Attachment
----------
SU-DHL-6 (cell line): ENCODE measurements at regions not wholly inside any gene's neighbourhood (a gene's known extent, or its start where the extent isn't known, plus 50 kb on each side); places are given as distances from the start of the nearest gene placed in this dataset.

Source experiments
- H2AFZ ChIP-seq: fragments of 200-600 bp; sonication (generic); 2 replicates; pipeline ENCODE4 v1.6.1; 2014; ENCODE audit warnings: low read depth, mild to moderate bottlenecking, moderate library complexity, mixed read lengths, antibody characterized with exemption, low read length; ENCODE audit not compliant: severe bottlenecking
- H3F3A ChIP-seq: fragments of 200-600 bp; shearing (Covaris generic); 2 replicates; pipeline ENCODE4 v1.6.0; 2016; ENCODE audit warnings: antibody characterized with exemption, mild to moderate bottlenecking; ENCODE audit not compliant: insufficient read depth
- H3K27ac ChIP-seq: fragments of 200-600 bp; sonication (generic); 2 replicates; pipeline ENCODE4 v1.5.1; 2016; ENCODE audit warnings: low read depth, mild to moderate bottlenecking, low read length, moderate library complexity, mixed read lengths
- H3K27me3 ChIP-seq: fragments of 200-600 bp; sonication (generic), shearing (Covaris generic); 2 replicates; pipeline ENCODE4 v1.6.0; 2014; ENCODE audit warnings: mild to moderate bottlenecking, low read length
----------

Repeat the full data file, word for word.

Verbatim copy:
SU-DHL-6 (cell line): ENCODE measurements at regions not wholly inside any gene's neighbourhood (a gene's known extent, or its start where the extent isn't known, plus 50 kb on each side); places are given as distances from the start of the nearest gene placed in this dataset.

Source experiments
- H2AFZ ChIP-seq: fragments of 200-600 bp; sonication (generic); 2 replicates; pipeline ENCODE4 v1.6.1; 2014; ENCODE audit warnings: low read depth, mild to moderate bottlenecking, moderate library complexity, mixed read lengths, antibody characterized with exemption, low read length; ENCODE audit not compliant: severe bottlenecking
- H3F3A ChIP-seq: fragments of 200-600 bp; shearing (Covaris generic); 2 replicates; pipeline ENCODE4 v1.6.0; 2016; ENCODE audit warnings: antibody characterized with exemption, mild to moderate bottlenecking; ENCODE audit not compliant: insufficient read depth
- H3K27ac ChIP-seq: fragments of 200-600 bp; sonication (generic); 2 replicates; pipeline ENCODE4 v1.5.1; 2016; ENCODE audit warnings: low read depth, mild to moderate bottlenecking, low read length, moderate library complexity, mixed read lengths
- H3K27me3 ChIP-seq: fragments of 200-600 bp; sonication (generic), shearing (Covaris generic); 2 replicates; pipeline ENCODE4 v1.6.0; 2014; ENCODE audit warnings: mild to moderate bottlenecking, low read length